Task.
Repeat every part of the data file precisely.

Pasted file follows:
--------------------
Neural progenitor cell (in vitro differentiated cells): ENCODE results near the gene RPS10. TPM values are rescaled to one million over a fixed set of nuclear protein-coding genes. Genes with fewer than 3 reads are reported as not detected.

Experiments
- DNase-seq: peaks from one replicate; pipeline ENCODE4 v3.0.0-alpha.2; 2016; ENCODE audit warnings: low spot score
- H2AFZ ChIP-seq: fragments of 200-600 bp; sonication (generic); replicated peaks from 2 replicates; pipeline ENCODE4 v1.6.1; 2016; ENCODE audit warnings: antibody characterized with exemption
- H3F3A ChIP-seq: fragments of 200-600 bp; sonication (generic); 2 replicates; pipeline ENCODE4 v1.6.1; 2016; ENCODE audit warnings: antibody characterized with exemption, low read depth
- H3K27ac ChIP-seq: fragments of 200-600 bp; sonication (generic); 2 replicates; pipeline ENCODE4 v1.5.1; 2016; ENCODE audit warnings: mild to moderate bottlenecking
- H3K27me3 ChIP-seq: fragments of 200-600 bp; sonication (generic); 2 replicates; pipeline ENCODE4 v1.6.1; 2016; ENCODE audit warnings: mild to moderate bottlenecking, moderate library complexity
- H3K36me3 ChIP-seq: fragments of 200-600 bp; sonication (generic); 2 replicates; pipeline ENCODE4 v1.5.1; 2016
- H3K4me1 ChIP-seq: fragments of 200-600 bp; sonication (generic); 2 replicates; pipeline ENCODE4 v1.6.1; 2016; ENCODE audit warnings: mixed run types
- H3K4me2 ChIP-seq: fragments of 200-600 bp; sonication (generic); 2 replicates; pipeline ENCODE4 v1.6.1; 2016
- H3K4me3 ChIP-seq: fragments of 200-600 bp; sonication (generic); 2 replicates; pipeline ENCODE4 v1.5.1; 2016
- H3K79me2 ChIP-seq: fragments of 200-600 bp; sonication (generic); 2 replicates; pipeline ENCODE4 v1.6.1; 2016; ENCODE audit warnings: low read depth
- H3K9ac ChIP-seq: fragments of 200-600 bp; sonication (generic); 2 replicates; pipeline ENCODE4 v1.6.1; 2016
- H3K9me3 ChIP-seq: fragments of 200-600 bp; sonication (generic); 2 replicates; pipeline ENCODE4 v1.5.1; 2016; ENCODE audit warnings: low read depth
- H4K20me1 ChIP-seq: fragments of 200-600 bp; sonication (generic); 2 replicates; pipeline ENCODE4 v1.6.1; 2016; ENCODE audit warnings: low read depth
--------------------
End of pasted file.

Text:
Neural progenitor cell (in vitro differentiated cells): ENCODE results near the gene RPS10. TPM values are rescaled to one million over a fixed set of nuclear protein-coding genes. Genes with fewer than 3 reads are reported as not detected.

Experiments
- DNase-seq: peaks from one replicate; pipeline ENCODE4 v3.0.0-alpha.2; 2016; ENCODE audit warnings: low spot score
- H2AFZ ChIP-seq: fragments of 200-600 bp; sonication (generic); replicated peaks from 2 replicates; pipeline ENCODE4 v1.6.1; 2016; ENCODE audit warnings: antibody characterized with exemption
- H3F3A ChIP-seq: fragments of 200-600 bp; sonication (generic); 2 replicates; pipeline ENCODE4 v1.6.1; 2016; ENCODE audit warnings: antibody characterized with exemption, low read depth
- H3K27ac ChIP-seq: fragments of 200-600 bp; sonication (generic); 2 replicates; pipeline ENCODE4 v1.5.1; 2016; ENCODE audit warnings: mild to moderate bottlenecking
- H3K27me3 ChIP-seq: fragments of 200-600 bp; sonication (generic); 2 replicates; pipeline ENCODE4 v1.6.1; 2016; ENCODE audit warnings: mild to moderate bottlenecking, moderate library complexity
- H3K36me3 ChIP-seq: fragments of 200-600 bp; sonication (generic); 2 replicates; pipeline ENCODE4 v1.5.1; 2016
- H3K4me1 ChIP-seq: fragments of 200-600 bp; sonication (generic); 2 replicates; pipeline ENCODE4 v1.6.1; 2016; ENCODE audit warnings: mixed run types
- H3K4me2 ChIP-seq: fragments of 200-600 bp; sonication (generic); 2 replicates; pipeline ENCODE4 v1.6.1; 2016
- H3K4me3 ChIP-seq: fragments of 200-600 bp; sonication (generic); 2 replicates; pipeline ENCODE4 v1.5.1; 2016
- H3K79me2 ChIP-seq: fragments of 200-600 bp; sonication (generic); 2 replicates; pipeline ENCODE4 v1.6.1; 2016; ENCODE audit warnings: low read depth
- H3K9ac ChIP-seq: fragments of 200-600 bp; sonication (generic); 2 replicates; pipeline ENCODE4 v1.6.1; 2016
- H3K9me3 ChIP-seq: fragments of 200-600 bp; sonication (generic); 2 replicates; pipeline ENCODE4 v1.5.1; 2016; ENCODE audit warnings: low read depth
- H4K20me1 ChIP-seq: fragments of 200-600 bp; sonication (generic); 2 replicates; pipeline ENCODE4 v1.6.1; 2016; ENCODE audit warnings: low read depth